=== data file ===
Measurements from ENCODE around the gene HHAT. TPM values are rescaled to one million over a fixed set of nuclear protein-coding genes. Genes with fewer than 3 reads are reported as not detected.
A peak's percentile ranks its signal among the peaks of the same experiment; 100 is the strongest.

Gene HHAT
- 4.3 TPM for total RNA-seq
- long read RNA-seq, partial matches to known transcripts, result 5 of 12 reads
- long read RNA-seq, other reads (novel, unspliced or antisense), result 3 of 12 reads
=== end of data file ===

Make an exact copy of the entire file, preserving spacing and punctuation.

Measurements from ENCODE around the gene HHAT. TPM values are rescaled to one million over a fixed set of nuclear protein-coding genes. Genes with fewer than 3 reads are reported as not detected.
A peak's percentile ranks its signal among the peaks of the same experiment; 100 is the strongest.

Gene HHAT
- 4.3 TPM for total RNA-seq
- long read RNA-seq, partial matches to known transcripts, result 5 of 12 reads
- long read RNA-seq, other reads (novel, unspliced or antisense), result 3 of 12 reads